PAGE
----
Thursday, February 11, 2010

A Good Man

Just yesterday, I lost a very lovely man in my family.

My father's cousin passed away suddenly and quietly.  It was a complete shock to all of us, especially as we were headed to his home for the day in White Rock.

As we are a small family, even our 'second cousins' are close, so his passing is a very sad thing for us.  My parents and I headed to White Rock to be with his wife and children (who are not children anymore, and haven't been for a long time, but you are always someone's baby right?).

It was my father's job to call everyone back in Alberta to alert them of his death.  As he was making calls, he noted that news would travel fast using the 'farm morse code'.  This is what I love about where we all come from.  Gossip, good or bad, travels fast.  People come out in droves bearing squares and dainties.  And the community always bands together.

Like me, Alec was really proud to be from a farm in Alberta.  Even though he left at a young age to become an Engineer; he always knew our rural community was home.  And in true prairie fashion, he passed away while eating breakfast, about to head out for a game of curling.

His sister-in-law, a recent widow herself, talked about how lucky I was to be entering this stage in my life.  She said she would give anything to be back in her youth, in love, and planning her wedding - planning her life really.  She said this time is so magical.  All the women agreed.  I choked up.  She told me to treasure these moments because life can be taken away when you least expect it.  We take each other for granted, but someday, as she put it, you will lose what feels like your right arm.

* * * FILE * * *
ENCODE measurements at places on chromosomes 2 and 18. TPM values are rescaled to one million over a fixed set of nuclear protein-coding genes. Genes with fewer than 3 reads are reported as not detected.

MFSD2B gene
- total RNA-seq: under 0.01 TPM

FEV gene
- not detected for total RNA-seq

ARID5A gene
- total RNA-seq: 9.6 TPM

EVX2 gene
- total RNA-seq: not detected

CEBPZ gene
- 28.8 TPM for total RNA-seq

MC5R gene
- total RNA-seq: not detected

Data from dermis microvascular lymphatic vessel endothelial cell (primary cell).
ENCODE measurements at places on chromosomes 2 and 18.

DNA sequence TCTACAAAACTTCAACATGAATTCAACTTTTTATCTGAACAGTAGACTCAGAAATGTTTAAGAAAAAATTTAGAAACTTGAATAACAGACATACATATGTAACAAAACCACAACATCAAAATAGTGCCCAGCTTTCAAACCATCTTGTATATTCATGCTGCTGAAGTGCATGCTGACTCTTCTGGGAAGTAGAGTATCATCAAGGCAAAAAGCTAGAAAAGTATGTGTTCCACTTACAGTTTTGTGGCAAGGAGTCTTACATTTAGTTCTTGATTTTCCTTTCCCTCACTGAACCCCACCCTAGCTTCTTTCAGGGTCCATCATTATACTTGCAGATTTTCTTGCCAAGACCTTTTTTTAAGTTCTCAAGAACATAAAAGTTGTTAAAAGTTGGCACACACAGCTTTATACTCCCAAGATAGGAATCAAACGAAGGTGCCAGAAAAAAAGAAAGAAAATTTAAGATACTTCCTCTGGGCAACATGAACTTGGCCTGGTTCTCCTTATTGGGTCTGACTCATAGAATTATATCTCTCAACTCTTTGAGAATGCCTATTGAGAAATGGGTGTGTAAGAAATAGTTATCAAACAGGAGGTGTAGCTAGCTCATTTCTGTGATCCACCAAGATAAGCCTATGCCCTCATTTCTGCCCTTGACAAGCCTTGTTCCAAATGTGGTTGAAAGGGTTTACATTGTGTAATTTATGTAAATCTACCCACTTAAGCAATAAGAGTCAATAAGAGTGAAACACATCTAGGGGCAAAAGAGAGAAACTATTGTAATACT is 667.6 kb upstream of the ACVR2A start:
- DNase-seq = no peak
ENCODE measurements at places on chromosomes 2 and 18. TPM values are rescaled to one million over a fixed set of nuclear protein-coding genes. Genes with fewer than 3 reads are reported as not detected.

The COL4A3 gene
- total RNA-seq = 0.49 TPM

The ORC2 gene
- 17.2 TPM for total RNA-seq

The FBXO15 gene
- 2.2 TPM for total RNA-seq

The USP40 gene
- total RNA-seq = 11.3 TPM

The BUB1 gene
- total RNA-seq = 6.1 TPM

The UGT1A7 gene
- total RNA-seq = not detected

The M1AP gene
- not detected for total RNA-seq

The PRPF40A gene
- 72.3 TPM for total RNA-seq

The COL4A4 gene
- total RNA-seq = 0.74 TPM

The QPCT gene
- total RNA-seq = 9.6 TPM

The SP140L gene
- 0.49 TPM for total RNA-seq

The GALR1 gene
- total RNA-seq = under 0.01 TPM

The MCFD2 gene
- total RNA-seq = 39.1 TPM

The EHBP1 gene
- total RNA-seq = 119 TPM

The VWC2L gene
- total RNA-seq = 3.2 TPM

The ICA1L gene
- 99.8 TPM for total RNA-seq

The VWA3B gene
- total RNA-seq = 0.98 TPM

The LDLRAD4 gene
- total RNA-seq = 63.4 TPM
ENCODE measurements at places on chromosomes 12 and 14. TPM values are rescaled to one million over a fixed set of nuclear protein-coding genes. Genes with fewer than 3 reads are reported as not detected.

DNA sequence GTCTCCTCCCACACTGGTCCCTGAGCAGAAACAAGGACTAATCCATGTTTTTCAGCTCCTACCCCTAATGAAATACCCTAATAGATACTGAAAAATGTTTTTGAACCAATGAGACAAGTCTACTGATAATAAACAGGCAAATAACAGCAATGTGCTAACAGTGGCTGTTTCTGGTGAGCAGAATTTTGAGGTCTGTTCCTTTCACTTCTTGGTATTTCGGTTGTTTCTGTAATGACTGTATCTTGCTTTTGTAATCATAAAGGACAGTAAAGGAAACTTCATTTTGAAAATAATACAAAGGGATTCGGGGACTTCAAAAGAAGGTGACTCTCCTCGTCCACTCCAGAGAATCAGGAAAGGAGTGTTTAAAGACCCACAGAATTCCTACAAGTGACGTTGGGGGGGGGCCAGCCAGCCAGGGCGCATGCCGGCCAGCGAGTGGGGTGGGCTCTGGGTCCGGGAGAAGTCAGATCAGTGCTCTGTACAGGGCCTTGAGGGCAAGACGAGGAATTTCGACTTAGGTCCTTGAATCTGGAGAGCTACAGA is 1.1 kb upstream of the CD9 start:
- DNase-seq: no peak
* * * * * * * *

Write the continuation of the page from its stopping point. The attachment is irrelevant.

It's a lesson I hope we can all think about.  As we grow older, and our weddings are over, our children are grown, to look at our partners and try to remember that fleeting feeling of falling in love.

In my case, I thought about my own dad.  Here my cousins are, adults, but losing a constant in their life. So I hugged my dad, awkwardly.  Who then told me he might die of cancer.  Not that he has it, he just could.  My mum told him he has terrible timing.

I think Alec was full of lessons. In life and death.  In his life, he worked hard and showed loyalty to one company for over forty years.  In retirement, he lived everyday fully, even with the diabetes that led to yesterday.  He curled, lawn bowled, played bridge, and traveled the world. In fact, he just got home from Hawaii last week.  Instead of moping in his older years, he embraced retirement joyfully.

In death, his lesson is to love your spouse, no matter how grouchy he gets.  Or how much she nags.

And to give your dad a hug.

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